Legal tender is important, but different from money, cause it means legal tender can be used to pay off all debts public and private and in the enforcement of contracts.

So can Bitcoin or Ethereum or Litecoin or DASH ever be money?

The Properties of Money

The reality of money is that there are 3 properties:

  1. A unit of account

  2. A medium of exchange

  3. A store of value

So how does the USD stack up as money?

  • Unit of Account- the USD is definitely a unit of account. Revenues, Expenses, Profits, Taxes, Items on store shelves in America are priced in USD.

  • Medium of Exchange- USD trades hands daily and often

  • Store of Value- here’s where we have some doubts. The Federal Reserve shoots for a monetary policy goal of 2% or less inflation per year. In other words, they are baking in a LOSS of value of 2% for you, the USD holder, every year. Maybe more in some years

How Does Bitcoin Stack Up?

One of my favorite leaders on cryptocurrencies and the law, Caitlin Long, explains in an article she wrote for Forbes Crypto about Price stability vs System stability.

She says early in this article that Bitcoin is ‘designed for systemic stability, not price stability.’ But what does that mean?

Caitlin argues that monetary systems probably cannot be both price and system stable.

The real world is not stable. Things happen. Unexpected things. But fiat currencies and stablecoins (like FB Libra will be) are designed to maintain price stability. It’s hard to pay for eggs with Currency X if it’s value keeps changing so that one day X buys 6 eggs, the next day 4 eggs and the next day 12 eggs. This is tough for people to manage. Just ask people in Venezuela, Zimbabwe or Argentina, all of whom have more than 30% annual inflation. In the case of Venezuela and Zimbabwe, it’s much, much more than 30%. People make this argument about Bitcoin too, and they have a point.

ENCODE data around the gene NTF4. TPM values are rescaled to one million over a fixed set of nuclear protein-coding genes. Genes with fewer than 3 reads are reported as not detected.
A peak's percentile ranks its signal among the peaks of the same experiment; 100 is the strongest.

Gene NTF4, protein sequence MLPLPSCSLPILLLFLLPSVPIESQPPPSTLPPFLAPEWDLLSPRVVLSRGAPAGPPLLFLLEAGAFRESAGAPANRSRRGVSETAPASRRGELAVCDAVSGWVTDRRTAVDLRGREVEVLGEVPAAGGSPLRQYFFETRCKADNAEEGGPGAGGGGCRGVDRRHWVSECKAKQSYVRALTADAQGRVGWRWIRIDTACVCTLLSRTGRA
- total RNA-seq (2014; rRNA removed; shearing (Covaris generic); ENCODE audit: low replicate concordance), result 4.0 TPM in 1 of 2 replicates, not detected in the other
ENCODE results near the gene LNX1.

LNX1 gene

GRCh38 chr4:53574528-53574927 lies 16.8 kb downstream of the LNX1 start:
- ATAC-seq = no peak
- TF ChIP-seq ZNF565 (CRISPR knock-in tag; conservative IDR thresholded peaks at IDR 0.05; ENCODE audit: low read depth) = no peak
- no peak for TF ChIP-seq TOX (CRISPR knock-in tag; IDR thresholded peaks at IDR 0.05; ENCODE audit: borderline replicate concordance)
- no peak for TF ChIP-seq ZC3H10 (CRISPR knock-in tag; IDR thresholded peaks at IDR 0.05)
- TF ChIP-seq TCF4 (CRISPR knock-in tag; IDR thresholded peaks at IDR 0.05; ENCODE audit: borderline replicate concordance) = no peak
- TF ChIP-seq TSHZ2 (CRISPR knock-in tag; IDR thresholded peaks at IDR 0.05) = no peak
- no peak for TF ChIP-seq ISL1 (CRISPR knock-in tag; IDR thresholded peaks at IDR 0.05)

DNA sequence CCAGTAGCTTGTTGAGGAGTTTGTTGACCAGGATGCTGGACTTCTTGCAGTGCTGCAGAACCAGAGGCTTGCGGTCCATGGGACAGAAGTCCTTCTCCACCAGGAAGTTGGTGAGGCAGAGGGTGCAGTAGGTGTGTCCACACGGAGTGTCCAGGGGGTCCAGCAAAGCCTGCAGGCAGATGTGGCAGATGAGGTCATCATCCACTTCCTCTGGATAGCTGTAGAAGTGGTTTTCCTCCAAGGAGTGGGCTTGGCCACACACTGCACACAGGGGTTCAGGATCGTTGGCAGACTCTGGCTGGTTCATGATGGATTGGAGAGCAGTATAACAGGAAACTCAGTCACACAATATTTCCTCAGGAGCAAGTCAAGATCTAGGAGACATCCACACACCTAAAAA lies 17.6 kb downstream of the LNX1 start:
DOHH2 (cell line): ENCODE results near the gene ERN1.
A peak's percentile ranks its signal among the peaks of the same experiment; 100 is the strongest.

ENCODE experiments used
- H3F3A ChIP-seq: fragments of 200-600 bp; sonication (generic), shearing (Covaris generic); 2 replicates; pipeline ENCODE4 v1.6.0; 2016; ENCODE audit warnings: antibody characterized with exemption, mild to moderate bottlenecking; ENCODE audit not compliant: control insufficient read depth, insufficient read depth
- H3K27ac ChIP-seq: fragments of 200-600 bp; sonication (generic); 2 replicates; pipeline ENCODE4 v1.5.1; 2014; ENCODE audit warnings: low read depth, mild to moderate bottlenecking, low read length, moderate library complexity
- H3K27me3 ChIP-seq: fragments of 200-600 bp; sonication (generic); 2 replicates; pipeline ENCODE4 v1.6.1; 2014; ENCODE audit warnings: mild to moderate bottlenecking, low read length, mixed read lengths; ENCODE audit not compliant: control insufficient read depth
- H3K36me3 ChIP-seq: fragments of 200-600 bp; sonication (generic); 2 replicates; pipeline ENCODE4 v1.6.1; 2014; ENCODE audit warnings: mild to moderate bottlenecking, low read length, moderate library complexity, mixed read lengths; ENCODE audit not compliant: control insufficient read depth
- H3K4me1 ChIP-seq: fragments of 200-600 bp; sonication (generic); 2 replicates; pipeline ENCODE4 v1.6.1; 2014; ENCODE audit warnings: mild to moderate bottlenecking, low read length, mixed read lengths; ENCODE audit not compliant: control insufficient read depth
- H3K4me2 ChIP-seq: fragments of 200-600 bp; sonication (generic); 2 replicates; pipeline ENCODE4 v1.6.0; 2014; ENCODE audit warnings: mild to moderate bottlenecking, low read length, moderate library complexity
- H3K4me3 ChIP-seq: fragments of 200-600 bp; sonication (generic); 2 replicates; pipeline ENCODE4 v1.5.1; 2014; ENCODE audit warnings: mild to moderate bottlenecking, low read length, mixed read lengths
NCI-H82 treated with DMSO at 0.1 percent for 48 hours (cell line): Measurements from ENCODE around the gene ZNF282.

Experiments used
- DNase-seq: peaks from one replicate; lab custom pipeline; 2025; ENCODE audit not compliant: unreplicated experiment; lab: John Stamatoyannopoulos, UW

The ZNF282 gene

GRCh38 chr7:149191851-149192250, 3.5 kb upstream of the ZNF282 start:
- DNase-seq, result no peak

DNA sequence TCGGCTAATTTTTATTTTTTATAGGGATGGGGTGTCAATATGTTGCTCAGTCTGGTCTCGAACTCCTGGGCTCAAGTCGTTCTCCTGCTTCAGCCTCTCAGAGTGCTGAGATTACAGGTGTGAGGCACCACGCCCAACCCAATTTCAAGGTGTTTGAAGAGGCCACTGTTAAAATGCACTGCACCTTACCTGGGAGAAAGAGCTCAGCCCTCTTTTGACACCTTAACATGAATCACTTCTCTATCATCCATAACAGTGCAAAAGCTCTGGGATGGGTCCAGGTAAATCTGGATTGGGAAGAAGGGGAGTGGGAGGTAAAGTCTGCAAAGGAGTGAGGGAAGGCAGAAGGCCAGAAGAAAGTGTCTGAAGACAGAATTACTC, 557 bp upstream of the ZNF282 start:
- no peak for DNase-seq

Bankers have to intervene and manipulate the currency to help keep it price stable when unexpected events like tariffs and a trade war take place. It’s a great article that you should read about how fiat systems seem stable, but are in fact fragile.

OTOH, Bitcoin is set up to be system stable. It’s security is the best and highest it’s ever been since the creation of the network. In 10 years, it’s never had a hack. The fixed supply of 21 million coins is another system stable feature. So let’s look at how Bitcoin scores on the money test.

  • Unit of Account-Bitcoin is the unit of account for the crypto-economy. With the exception of some stablecoins like Tether, nearly everyone who wants to buy an altcoin needs to have Bitcoin first and convert it. Many alts trade in relation to the BTC price.

Demelza Hays of the Crypto Research Report presents a different take on the GENTWO blog stating that both Bitcoin and Gold are too elastic to become units of account, yet too inelastic to be effective money.

What is Elasticity of Demand? Elasticity is the responsiveness of the quantity demanded when there’s a change in the price. Gas is one of the most famously inelastic goods. People need gas for their cars and machines and still buy even if the price moves up 10 cents a gallon. That’s being inelastic. Luxury goods like a Mercedes are more elastic. Some will buy a Mercedes (assuming they can afford it regardless of price), but at the margins, fewer people buy as the price increases because it’s not a necessary good.